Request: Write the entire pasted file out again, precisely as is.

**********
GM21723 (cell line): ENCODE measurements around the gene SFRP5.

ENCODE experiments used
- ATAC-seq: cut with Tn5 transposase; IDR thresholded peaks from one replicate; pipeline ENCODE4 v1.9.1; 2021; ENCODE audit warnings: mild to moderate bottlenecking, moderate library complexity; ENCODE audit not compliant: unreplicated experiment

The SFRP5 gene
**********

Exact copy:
GM21723 (cell line): ENCODE measurements around the gene SFRP5.

ENCODE experiments used
- ATAC-seq: cut with Tn5 transposase; IDR thresholded peaks from one replicate; pipeline ENCODE4 v1.9.1; 2021; ENCODE audit warnings: mild to moderate bottlenecking, moderate library complexity; ENCODE audit not compliant: unreplicated experiment

The SFRP5 gene